Winter nightmares aren't just limited to dangerous roads and extreme cold. With heavy snowfall comes the threat of building damages and collapses.
According to the Massachusetts Emergency Management Agency (MEMA), in the first 48 hours after the Groundhog Day snowstorm, there were more than 80 collapses and buildings with structural weaknesses reported to MEMA.
Snow-related building collapses are usually caused by heavy loads of snow on roofs, so this season has been unique because of the extreme weather. Recent rain and sleet made the situation even worse, since the rain could get soaked up by the snow and add even more weight to roofs.
A cubic foot of dry snow weighs about 6 to 8 pounds, while one cubic foot of packed snow could weigh up to 20 pounds. The same volume of ice can weigh three times this amount.
According to a 2008 report from Structure Magazine, causes of snow-related structural problems normally include roof step snow drift, parapet wall snow drift, gable roof snow drift, open air and freezer (uniform loads across the whole roof), sliding snow and ice dams.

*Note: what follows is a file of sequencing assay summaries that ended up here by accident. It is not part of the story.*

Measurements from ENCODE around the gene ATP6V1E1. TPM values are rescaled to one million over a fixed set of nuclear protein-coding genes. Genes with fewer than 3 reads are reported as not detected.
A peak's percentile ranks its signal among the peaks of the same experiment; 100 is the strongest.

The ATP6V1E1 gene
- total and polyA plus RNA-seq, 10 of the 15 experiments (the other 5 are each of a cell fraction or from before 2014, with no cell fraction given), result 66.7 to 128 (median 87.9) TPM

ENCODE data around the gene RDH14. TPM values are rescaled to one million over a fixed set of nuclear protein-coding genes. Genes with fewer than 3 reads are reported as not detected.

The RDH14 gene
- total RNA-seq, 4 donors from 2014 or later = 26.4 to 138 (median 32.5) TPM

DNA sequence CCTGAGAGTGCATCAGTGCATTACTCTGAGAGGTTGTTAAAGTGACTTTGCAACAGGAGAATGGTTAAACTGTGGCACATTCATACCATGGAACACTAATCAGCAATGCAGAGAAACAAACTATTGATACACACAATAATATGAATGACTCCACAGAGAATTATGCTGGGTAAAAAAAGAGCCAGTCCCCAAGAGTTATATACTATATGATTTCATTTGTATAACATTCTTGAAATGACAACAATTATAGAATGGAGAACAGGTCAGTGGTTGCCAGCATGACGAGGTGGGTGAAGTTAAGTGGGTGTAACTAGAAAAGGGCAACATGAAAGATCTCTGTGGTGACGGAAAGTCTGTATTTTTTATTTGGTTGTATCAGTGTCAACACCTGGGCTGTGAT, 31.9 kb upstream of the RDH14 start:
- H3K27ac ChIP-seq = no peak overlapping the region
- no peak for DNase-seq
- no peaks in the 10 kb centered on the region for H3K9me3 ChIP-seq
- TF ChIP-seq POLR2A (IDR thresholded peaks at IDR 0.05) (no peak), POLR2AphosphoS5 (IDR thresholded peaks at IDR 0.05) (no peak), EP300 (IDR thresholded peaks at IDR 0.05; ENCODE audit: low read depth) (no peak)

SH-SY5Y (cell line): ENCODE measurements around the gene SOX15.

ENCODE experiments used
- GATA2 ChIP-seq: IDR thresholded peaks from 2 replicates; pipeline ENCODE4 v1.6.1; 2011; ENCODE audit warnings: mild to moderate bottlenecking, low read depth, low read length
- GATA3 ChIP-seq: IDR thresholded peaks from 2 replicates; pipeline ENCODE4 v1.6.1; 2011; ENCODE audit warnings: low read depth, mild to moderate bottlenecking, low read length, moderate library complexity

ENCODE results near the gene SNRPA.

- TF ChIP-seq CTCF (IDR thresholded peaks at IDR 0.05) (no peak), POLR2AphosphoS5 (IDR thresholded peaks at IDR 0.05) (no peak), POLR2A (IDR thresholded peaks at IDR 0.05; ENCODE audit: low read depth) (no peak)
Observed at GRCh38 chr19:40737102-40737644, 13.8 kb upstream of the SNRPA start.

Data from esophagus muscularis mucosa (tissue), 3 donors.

Low-pitched and flat roofs are more vulnerable to snow accumulation; lower roofs are of larger risks as well.
How to calculate your roof snow load
How to spot problems with your building
How to remove snow from your roof
(Reference: Public Safety Advisory On Potential Roof Collapses by Massachusetts Emergency Management Agency)
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